Back in February we reported that UK broadband users were enjoying 22% faster Internet than the previous year, with the average speed as of November 2011 hitting 7.6Mbps compared to only 6.2Mbps in 2010. Now, however, Ofcom, the UK regulatory body for the broadcasting and telecommunications industries, reports that this figure has jumped to 9Mbps.
The key difference this time around is that the hike in speed has been put down to network upgrades by ISPs, whereas before the jump was due to customers actively seeking better broadband packages that offered more bang for their buck.
Ofcom’s latest research covers fixed-line residential broadband speeds. They reveal that in May this year, the average actual UK speed was 9Mbps, which is 2.5 times faster than the average 3.6Mbps speed clocked when Ofcom first started its speed research, way back in November 2008.
Its research now includes some new ‘superfast’ packages too, for example Virgin Media’s ‘up to’ 60Mbps service and BT’s Infinity 2 ‘up to’ 76Mbps service.
The proportion of so-called ‘superfast’ broadband connections (an advertised speed of ‘up to’ 30Mbps or above) have increased in recent times. By May 2012, 8% of residential broadband connections were ‘superfast’, compared with 5% six months previously and 2% in May 2011.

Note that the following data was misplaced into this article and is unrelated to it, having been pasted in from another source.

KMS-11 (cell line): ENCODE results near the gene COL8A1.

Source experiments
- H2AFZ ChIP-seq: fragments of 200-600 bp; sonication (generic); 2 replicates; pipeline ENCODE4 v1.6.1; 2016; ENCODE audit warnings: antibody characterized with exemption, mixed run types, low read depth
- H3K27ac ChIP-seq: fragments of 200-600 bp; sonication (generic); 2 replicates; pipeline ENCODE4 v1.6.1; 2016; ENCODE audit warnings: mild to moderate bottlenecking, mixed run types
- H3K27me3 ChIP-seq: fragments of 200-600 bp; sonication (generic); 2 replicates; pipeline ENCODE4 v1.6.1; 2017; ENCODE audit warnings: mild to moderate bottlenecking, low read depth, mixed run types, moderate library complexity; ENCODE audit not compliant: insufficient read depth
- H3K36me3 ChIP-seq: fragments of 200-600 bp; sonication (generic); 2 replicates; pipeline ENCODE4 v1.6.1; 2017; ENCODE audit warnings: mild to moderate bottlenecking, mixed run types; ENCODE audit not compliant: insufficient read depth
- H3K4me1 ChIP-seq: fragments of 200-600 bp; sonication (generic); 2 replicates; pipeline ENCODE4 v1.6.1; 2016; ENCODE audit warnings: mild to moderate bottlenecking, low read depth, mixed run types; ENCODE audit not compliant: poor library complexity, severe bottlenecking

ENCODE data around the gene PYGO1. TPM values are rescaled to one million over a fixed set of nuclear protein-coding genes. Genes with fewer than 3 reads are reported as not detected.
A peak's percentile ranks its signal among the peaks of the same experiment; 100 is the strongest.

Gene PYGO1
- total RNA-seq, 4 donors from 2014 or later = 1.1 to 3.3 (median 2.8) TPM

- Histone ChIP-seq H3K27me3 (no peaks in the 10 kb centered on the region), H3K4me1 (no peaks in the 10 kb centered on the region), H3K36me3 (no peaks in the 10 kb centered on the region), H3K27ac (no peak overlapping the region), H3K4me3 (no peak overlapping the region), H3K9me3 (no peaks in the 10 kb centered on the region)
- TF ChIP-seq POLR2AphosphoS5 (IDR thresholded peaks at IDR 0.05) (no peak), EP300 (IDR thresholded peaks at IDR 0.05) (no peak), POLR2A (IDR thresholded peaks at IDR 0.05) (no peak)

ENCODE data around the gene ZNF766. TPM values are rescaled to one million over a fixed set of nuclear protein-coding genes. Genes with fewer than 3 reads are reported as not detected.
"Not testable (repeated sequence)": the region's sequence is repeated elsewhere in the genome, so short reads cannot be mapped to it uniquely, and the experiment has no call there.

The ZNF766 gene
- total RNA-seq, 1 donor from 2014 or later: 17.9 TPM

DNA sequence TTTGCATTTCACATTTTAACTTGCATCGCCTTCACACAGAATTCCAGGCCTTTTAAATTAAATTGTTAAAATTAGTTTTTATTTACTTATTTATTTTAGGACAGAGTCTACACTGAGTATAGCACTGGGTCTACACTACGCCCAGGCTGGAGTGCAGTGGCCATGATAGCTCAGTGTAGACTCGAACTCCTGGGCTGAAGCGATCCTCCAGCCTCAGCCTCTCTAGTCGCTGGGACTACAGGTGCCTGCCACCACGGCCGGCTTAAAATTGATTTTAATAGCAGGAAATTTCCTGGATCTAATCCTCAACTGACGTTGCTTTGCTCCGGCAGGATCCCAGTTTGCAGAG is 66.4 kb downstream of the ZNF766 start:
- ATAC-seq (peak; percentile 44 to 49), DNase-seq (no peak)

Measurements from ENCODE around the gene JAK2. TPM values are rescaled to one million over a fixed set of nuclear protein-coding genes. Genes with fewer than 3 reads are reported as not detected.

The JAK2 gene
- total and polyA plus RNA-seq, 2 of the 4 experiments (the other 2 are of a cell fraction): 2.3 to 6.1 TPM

Indeed, these two BT and Virgin Media services alone have contributed to the rise in average speeds. But as with its previous report, Ofcom notes that it’s still seeing a continuing trend of consumers shifting to faster services too.
That said, Ofcom stresses that much of the improved speeds are due to ISPs network upgrades, which have required no action on the consumers’ part.
BT’s upgrade of its copper ADSL network, for example, saw many customers moved from ADSL1 technology to the faster ADSL2+, while FTTC service upgrades have seen an ‘up to’ 76Mbps offering launched alongside its existing ‘up to’ 38Mbps. Similarly, in February this year, Virgin Media started to double the speeds of most of its broadband connections, increasing the top speed of its fastest package to ‘up to’ 120Mbps. In theory, this should improve the Internet connections of four million people.
Looking at the data on a more granular level, in May 2012 more than two-thirds of UK broadband users (68%) were signed up to packages with advertised speeds above ‘up to’ 10Mbps, an increase from 48% in May last year.
Of the different types of broadband technologies, Ofcom found that cable broadband connections generated the greatest increases in average speed in the six months to May 2012 – up by 3.6Mbps (26%) to 17.9Mbps. On the other hand, average speeds delivered by ADSL broadband – Internet via copper wires – increased by 10%, from 5.3Mbps to 5.9Mbps.
Of the 12 ISP packages included in the report, Virgin Media’s ‘up to’ 100Mbps service was the fastest, with Ofcom’s findings revealing an average actual speed of 88.3Mbps over a 24 hour period.
You can read the full Ofcom report here.
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